Why don’t small businesses like advisors?

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You will never know just how much difference an advisor can make for you until you ask.

 

Overcoming resistance to becoming more successful

The reasons why most people don’t hire an advisor and end up with continuing frustrations and problems is universal and rarely your problem alone. However, there are things you can do to overcome this resistance:

  • The clients don’t see how an advisor will make a real, significant difference to their business because the advisor is unable to show them the benefits and exactly what they can do for them.
  • Many have been turned off advisors in the past because the outcomes have not been significant. Advisors who only identify the problems and don’t concern themselves with the implementation of the solutions will not survive.
  • SMEs think advising, facilitation, coaching and consulting sounds great and it seems like a good idea for them in the future. Not today because the advisor doesn’t inspire them to make the changes necessary to overcome their problems and frustrations.
  • Many advisors fail to arouse their emotions about what impact they can have on the future of the organisation. Not enough time is spent finding out and analysing the problems, frustrations, wants and needs of the
  • The Advisor doesn’t find out what the vision and aspirations of the client are and how they can help them move towards them.
  • The advisor tries to do too much with the client too quickly. SMEs don’t have the time for long sessions unless they really understand the importance and possible outcomes.
  • The advisor does not connect the dots between where they are now and how to get to where they want to be, along with how they will go about doing it. There must be a clear path from A to B.

 

Every business and non-profit organisation have excess baggage. The key is to find someone who loves you enough to help you unpack it”. Peter Sergeant

 

What do many businesses really think of advisors?

Many advisors do not set the client expectations correctly leaving clients making comments such as these:

  • “They take our money and we never hear from them again”.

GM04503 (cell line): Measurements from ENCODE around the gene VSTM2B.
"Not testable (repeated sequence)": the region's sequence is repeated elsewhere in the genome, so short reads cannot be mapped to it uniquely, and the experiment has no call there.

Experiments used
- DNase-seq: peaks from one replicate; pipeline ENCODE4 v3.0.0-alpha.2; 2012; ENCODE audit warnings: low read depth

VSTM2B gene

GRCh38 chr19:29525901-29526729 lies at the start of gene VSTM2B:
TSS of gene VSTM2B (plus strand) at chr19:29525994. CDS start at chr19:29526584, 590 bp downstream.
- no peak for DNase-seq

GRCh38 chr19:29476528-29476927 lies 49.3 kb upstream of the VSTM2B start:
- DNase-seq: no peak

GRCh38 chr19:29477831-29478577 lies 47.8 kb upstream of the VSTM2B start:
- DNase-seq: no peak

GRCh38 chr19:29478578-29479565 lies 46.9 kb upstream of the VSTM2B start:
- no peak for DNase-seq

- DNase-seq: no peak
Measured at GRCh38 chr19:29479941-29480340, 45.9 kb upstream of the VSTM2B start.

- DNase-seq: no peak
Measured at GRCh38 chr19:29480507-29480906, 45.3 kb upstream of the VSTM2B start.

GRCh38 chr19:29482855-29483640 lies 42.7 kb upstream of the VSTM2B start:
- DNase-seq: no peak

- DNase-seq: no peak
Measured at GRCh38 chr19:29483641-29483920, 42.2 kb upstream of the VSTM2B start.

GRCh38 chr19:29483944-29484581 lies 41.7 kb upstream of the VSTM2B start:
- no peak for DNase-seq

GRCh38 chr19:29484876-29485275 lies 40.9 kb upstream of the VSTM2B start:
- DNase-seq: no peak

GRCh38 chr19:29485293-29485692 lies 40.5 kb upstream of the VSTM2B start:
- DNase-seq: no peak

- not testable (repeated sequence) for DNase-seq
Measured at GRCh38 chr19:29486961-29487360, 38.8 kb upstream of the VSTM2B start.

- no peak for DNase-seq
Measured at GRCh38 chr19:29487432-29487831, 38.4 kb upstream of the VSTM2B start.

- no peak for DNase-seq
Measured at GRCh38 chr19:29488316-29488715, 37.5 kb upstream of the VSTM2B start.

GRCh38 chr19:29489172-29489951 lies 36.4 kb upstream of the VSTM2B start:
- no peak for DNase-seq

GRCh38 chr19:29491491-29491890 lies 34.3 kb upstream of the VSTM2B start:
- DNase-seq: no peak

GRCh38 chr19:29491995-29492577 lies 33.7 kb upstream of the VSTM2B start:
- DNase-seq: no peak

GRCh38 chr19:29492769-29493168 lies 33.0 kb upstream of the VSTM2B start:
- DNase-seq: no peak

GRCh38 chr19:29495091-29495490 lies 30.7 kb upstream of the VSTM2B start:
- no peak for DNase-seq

• “I have a fear of spending money and getting little result”.
  • “They are not pro-active, poor follow up”.
  • “They don’t understand my problems and frustrations”.
  • “Advisors don’t help me with implementation”.
  • “Slow to respond to my wants and needs”.
  • “They make me feel like an idiot just because I don’t understand what they say”.
  • ” They don’t practice what they preach, so why should I put my future lifestyle in their hands?”.
  • “Advisors I know just want to overwhelm me with how much knowledge they have”.
  • “The advisors I have met are too complicated and too expensive”.
  • “They don’t understand my industry”.
  • “Most of the time I don’t understand what they are talking about”.
  • “They just want me to buy some fancy technology”.
  • “Not very creative or innovative”.
  • “There is no ongoing support, I get left to fend for myself”.
  • “They are reluctant to travel, I have to go to them all the time”.
  • “They are too specialised, I don’t need their kind of help”.

There is a need for a new paradigm in how to support SME’s in a more effective way. Perhaps the biggest challenge for advisors of all types is not to work in isolation but as part of a team, capturing the benefits of a team while retaining independence. SME’s want so many things, but they only need little bits at a time, which makes advising them too hard doing it by yourself.

 

 

[read more=”Personal Experience” less=”Personal Experience”]

Personal Experience:

Attitudes to business advisers of all types have changed over recent years for many reasons. None the least is that there are many people untrained in how to go about this important task and consequently leave disgruntled clients in their wake.

Perhaps the first thing advisors should learn, is not to be intimidated by the client. If they are the best outcomes will rarely come about.

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